I also hate sexist themes on television, where the man is the dumb one and the woman is there to teach him stuff. It's surprisingly common on ads, for some reason.

Sean the Blogonaut said...

I cry at Girlie movies, but only when noones looking ;)

I can multitask - very helpful when cooking actually. It all comes down to exposure and what you are prepared to put time and effort in to.

BigTex71 said...

I can multitask - very helpful when cooking actually.

An absolute requirement for good cooking.

I find that I cry at movies a lot more often now that I have kids. Usually its when the movie involves children or family. I don't care what other people think if I cry at movies- it isn't often, only when strong characters are affected.

Fiery Ewok said...

I love the fact that all 4 of you are totally good with being yourselves. That even though it is here on the internet, you don't give a rat's glutes if people know that you have a tender side.

I love that stinkbait's mom sounds like a spit-fire.

I agree with Jacob that a lot of women have turned the "feminist movement" into an excuse to hate men.

I detest sitcoms where the man is an idiot and the wife is a bitch [everybody "loves" raymond, et al] *gag*

I totally dig that Sean and BigTex both cook.

Fiery Ewok said...

I also want to add-

Thank you for sharing your stories with me. It's because of you guys, coming here and commenting, that makes me love my blog.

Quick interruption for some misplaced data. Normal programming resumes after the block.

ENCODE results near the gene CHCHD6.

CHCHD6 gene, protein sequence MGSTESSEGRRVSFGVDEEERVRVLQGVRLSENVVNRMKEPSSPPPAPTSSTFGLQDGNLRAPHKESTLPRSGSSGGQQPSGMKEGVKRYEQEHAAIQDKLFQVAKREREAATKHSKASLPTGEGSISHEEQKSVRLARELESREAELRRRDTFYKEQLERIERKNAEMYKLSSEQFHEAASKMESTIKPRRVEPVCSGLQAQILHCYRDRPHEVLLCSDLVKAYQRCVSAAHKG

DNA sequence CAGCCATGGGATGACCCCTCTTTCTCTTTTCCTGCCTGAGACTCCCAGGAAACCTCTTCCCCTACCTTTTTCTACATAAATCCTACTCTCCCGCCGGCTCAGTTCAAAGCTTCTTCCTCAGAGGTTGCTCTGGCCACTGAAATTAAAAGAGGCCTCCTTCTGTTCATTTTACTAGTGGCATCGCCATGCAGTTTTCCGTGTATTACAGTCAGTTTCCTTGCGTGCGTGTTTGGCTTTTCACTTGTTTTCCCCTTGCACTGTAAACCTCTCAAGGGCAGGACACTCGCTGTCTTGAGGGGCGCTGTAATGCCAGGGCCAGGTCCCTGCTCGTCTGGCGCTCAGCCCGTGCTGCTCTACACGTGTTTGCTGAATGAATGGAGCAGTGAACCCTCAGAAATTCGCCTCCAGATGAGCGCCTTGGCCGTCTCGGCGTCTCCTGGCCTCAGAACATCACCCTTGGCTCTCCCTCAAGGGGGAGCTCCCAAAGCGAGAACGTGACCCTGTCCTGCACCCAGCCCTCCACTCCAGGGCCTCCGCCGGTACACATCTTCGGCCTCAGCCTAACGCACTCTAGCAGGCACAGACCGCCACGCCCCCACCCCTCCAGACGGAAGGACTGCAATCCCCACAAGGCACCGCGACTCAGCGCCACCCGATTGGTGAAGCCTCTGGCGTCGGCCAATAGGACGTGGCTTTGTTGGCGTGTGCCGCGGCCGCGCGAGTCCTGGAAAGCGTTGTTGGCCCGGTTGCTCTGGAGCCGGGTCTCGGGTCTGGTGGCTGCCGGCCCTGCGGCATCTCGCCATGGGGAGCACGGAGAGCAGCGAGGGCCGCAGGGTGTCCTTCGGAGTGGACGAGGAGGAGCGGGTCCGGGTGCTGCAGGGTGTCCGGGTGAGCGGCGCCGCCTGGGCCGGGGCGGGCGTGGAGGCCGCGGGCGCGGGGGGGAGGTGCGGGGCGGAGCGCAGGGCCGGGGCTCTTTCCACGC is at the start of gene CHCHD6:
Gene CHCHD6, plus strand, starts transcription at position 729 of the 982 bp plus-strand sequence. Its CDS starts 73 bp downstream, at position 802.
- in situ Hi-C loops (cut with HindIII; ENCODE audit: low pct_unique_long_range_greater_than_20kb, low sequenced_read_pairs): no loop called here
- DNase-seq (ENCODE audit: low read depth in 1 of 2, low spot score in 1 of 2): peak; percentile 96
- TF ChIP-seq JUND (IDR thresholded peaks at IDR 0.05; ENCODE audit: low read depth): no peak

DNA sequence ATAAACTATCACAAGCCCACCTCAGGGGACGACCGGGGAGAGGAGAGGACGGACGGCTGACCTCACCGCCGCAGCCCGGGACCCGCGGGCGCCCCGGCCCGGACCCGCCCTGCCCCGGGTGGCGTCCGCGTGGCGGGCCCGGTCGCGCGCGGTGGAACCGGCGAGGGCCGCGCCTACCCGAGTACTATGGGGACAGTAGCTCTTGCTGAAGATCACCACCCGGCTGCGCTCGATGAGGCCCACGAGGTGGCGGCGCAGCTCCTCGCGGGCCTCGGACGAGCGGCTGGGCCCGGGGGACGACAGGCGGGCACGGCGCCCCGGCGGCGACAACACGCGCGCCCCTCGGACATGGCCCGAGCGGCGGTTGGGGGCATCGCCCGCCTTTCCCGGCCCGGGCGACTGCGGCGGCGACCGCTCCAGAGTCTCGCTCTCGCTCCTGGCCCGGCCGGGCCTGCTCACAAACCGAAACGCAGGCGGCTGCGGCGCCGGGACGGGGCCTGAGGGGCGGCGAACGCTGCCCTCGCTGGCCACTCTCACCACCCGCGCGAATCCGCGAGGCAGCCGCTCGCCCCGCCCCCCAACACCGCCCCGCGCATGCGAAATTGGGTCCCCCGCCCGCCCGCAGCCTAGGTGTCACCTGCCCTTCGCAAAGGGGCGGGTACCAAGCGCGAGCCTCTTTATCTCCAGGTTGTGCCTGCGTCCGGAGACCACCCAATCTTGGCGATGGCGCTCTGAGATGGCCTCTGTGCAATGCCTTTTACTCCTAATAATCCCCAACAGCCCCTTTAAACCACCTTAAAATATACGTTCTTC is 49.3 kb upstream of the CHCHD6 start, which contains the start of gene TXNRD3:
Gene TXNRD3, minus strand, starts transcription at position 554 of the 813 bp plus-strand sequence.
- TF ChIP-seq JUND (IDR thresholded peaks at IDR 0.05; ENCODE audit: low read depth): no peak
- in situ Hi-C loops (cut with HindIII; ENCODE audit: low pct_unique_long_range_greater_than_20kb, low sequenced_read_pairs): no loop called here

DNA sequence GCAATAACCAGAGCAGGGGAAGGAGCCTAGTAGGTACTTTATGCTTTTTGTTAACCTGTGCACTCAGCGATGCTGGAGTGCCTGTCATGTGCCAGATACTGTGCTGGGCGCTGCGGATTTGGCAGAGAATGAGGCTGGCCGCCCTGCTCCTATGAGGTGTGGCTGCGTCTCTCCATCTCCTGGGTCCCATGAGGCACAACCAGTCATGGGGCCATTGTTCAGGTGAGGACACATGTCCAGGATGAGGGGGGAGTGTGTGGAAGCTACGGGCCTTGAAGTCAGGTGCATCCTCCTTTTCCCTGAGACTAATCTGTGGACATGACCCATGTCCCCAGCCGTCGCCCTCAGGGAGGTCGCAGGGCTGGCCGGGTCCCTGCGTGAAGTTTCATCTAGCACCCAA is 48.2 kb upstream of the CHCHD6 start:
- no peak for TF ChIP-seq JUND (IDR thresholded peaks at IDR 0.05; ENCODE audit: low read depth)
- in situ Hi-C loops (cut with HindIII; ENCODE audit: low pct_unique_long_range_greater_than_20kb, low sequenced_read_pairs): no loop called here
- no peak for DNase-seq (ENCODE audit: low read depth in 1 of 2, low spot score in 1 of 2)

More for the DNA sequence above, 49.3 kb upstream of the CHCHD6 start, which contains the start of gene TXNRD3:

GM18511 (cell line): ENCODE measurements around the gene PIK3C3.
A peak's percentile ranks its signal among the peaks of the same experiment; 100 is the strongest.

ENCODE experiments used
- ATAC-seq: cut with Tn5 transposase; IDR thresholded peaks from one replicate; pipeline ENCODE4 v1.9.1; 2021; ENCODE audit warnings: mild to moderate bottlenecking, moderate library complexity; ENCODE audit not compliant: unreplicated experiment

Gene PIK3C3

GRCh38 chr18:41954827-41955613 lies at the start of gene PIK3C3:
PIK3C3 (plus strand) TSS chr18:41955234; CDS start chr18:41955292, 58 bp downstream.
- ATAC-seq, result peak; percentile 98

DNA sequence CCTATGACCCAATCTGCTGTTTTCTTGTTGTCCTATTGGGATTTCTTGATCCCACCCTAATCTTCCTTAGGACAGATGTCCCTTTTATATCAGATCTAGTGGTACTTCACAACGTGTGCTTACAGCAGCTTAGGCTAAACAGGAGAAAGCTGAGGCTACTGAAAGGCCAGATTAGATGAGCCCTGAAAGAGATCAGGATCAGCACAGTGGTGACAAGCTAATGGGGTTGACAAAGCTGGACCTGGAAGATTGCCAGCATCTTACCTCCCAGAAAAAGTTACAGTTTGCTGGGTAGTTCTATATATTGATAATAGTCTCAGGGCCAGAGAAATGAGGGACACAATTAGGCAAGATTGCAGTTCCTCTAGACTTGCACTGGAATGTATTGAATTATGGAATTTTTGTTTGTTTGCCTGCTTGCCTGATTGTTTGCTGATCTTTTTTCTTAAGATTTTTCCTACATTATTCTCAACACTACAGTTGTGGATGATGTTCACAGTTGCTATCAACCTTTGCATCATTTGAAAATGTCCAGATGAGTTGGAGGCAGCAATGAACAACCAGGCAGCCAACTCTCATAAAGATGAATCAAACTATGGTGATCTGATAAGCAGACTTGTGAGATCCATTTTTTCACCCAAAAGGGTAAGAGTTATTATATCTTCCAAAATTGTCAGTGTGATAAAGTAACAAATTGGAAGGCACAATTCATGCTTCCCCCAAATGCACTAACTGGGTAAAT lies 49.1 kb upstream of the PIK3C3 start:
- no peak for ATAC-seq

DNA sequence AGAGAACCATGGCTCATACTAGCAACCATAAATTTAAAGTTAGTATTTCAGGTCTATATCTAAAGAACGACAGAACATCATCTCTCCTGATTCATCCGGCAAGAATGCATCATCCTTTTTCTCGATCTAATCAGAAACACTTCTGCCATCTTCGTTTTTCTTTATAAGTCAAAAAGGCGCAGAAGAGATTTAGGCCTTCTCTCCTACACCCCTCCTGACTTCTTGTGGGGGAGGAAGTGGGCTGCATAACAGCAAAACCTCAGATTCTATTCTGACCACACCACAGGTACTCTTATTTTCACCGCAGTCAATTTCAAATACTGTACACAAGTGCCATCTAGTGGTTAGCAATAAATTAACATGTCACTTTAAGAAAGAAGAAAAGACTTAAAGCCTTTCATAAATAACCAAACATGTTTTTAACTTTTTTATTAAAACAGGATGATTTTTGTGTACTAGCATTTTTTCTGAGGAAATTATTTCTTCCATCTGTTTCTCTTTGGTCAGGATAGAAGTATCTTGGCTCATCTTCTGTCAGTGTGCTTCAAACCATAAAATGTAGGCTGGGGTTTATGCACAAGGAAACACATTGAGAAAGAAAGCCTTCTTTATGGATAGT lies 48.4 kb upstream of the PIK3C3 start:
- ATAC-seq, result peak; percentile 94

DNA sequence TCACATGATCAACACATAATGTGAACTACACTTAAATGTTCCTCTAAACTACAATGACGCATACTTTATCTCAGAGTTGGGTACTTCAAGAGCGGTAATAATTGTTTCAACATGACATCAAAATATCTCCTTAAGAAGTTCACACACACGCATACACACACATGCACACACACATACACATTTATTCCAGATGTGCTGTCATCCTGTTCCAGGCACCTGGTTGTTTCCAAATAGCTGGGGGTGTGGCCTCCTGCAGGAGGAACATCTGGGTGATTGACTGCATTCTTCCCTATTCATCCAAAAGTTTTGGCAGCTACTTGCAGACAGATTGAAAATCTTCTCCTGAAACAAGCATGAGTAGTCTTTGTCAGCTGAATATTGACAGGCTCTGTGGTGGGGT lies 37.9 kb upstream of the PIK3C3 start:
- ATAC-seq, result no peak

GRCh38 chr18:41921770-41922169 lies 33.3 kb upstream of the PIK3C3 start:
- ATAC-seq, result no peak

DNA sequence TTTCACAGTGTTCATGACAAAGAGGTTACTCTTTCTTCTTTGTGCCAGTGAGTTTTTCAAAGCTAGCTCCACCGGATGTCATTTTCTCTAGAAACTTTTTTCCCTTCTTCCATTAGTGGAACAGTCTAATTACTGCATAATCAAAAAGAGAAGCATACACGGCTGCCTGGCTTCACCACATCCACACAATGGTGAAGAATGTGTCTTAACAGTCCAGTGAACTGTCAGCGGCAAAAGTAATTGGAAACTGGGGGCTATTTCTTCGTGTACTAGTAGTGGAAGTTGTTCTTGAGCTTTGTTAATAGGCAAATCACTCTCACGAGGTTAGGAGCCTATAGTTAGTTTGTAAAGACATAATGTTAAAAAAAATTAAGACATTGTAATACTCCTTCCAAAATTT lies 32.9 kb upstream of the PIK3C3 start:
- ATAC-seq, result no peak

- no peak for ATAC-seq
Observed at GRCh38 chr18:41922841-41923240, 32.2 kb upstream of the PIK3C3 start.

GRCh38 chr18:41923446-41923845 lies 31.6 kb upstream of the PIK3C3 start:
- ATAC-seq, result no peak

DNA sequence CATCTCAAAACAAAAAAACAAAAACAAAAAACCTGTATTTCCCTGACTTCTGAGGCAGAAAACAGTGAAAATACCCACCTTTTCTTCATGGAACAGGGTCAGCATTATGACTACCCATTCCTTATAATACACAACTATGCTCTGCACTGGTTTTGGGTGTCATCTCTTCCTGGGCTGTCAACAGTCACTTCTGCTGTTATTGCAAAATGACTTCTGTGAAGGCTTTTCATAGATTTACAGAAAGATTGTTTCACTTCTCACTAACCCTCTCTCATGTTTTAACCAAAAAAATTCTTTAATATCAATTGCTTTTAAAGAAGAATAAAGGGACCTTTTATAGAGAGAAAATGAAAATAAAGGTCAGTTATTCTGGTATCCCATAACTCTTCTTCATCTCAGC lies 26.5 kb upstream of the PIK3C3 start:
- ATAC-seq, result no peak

*hugs* or *big silly grin* or both whichever you would prefer.


Sean the Blogonaut said...

I really have no complaints about my life with my other half. Sure we argue and disagree and give each other the shits - but we never comment that all men are bastards/ women are bitches.

I think people who do are unhappy at some level and its just a way of venting feelings or scapegoating.

Now before you think I am too good to be true while I do:

Cook 5-6 nights a week
Do all the clothes washing

I also

Leave the toilet seat up
Tend to leave books all around the house.

Sean the Blogonaut said...

Oh and I'll take the "big silly grin" being married and all ;)

Fiery Ewok said...

My mate and I don't participate in gender bashing either. We get frustrated with each other, sure, but it's never because "he's such a man" or "I'm just a woman".

It's because it's his fault.


Sean if your worst habbits are the toilet seat and some books. You are a dream come true.

My only concern about the toilet seat would be your aim and splashiness.

As for books, as long as you didn't move my marker, I wouldn't move yours. :-) I love books. The more the merrier.